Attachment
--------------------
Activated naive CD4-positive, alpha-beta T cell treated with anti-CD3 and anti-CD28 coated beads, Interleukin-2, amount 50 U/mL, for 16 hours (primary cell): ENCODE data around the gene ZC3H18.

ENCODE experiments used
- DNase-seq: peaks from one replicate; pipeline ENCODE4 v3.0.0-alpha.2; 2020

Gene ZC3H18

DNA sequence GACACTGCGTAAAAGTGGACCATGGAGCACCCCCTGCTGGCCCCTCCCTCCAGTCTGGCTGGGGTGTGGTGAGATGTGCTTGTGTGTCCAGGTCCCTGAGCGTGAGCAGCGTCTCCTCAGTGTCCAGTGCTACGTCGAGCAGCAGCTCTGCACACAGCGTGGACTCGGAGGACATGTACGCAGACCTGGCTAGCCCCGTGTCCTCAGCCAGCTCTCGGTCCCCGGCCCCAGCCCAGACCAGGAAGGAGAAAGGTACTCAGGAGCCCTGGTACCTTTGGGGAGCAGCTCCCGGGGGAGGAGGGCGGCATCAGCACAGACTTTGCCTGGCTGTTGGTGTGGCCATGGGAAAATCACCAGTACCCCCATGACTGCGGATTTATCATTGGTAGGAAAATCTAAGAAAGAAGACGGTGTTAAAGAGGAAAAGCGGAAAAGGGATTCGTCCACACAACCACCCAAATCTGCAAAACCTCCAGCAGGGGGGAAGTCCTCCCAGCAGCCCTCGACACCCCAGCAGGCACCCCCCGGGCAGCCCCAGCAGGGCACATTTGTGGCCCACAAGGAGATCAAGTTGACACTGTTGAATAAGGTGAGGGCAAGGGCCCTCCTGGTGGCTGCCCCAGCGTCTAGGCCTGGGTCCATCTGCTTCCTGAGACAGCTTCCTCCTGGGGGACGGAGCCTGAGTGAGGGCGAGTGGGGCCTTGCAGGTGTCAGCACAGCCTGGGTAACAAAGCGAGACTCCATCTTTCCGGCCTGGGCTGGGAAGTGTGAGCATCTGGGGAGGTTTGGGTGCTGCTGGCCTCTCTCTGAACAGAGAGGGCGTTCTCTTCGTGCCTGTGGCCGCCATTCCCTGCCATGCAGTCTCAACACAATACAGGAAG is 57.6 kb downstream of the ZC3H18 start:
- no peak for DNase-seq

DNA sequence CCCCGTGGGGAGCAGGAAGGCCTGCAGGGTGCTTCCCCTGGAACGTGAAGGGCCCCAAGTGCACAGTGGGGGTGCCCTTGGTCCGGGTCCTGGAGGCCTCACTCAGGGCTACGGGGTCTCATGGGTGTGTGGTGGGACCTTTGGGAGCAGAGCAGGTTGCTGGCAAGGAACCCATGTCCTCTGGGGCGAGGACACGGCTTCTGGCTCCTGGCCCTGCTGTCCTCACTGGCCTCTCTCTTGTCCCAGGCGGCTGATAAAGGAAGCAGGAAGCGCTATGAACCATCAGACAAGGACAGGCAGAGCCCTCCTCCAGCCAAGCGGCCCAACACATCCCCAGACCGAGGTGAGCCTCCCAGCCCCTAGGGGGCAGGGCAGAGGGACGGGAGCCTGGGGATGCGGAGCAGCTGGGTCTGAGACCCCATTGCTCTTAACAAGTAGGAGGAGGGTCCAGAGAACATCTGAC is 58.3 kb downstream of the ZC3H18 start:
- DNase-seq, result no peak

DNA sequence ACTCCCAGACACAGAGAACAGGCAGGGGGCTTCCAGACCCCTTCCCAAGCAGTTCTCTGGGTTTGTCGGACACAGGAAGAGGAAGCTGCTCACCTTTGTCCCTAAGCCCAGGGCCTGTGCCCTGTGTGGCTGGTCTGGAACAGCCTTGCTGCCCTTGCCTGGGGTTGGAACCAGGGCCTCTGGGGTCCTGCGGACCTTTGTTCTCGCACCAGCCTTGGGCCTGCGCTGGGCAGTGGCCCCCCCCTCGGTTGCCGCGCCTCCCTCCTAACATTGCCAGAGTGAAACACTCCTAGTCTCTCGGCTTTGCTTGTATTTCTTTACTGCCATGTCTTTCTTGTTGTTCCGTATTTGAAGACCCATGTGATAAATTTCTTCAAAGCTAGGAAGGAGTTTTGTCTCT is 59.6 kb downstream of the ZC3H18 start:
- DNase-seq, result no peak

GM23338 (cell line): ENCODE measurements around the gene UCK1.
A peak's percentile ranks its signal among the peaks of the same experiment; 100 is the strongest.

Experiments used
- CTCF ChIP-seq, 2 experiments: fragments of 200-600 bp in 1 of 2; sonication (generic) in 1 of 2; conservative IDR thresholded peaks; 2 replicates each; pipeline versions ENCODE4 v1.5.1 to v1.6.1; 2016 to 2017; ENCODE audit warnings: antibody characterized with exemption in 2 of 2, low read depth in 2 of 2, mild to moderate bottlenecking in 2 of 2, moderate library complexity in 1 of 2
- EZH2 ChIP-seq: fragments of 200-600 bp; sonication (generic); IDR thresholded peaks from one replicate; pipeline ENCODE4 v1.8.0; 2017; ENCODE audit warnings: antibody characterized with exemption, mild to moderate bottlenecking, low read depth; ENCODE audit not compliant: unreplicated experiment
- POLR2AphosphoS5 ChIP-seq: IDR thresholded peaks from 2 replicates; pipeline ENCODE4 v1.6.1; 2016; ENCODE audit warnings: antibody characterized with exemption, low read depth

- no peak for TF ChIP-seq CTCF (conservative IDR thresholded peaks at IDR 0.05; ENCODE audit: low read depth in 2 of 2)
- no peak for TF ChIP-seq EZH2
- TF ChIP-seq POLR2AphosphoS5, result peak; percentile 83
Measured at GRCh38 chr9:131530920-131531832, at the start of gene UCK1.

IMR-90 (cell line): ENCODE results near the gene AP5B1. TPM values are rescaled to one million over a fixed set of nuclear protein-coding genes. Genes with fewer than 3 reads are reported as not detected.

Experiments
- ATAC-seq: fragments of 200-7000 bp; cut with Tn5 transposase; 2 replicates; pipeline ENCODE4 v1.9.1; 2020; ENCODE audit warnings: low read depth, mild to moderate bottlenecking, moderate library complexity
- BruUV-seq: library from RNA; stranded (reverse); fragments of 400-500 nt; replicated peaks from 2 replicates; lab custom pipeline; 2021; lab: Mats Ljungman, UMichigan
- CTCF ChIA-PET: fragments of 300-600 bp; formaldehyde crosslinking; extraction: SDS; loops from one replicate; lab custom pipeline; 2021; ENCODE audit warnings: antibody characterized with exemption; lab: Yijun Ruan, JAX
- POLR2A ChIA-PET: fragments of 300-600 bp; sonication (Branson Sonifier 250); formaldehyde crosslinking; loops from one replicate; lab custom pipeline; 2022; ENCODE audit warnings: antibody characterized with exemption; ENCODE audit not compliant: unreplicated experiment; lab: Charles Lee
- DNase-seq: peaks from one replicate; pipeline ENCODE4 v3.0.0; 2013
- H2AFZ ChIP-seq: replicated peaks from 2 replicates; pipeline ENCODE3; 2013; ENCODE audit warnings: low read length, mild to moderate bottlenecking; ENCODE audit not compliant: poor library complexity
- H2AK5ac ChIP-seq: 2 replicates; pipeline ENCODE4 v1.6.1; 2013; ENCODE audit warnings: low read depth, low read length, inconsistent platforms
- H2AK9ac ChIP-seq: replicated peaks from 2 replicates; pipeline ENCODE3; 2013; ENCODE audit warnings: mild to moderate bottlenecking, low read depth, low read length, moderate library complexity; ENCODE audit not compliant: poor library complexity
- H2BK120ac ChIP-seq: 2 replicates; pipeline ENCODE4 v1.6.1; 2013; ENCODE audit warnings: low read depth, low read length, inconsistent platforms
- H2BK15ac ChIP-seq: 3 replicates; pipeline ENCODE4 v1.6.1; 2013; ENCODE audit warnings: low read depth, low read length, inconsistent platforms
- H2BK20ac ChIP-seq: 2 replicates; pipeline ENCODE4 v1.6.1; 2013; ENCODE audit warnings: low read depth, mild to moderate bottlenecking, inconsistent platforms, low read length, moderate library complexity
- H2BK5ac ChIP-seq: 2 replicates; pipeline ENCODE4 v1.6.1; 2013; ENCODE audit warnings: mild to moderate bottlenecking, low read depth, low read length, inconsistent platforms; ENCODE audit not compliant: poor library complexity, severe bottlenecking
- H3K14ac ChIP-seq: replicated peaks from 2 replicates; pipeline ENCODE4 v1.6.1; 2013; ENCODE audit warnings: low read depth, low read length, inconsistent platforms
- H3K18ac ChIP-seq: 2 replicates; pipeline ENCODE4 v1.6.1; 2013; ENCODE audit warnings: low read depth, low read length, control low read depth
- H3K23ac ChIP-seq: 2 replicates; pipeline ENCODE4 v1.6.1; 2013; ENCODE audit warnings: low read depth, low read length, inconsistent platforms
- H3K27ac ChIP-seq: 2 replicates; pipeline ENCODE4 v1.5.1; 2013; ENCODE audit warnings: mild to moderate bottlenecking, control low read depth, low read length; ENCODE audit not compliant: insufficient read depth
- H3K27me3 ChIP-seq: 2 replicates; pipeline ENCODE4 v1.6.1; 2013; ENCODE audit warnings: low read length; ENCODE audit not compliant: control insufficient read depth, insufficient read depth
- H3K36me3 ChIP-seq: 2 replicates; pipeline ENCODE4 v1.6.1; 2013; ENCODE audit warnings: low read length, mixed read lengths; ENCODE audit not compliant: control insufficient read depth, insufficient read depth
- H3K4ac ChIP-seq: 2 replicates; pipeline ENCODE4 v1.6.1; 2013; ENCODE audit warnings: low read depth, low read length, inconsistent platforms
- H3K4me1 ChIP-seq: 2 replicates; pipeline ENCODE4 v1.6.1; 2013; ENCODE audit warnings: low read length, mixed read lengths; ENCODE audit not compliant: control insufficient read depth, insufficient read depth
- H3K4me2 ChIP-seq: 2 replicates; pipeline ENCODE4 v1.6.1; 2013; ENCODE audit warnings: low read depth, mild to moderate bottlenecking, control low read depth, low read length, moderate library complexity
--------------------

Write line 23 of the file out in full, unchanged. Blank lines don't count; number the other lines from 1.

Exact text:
- ATAC-seq: fragments of 200-7000 bp; cut with Tn5 transposase; 2 replicates; pipeline ENCODE4 v1.9.1; 2020; ENCODE audit warnings: low read depth, mild to moderate bottlenecking, moderate library complexity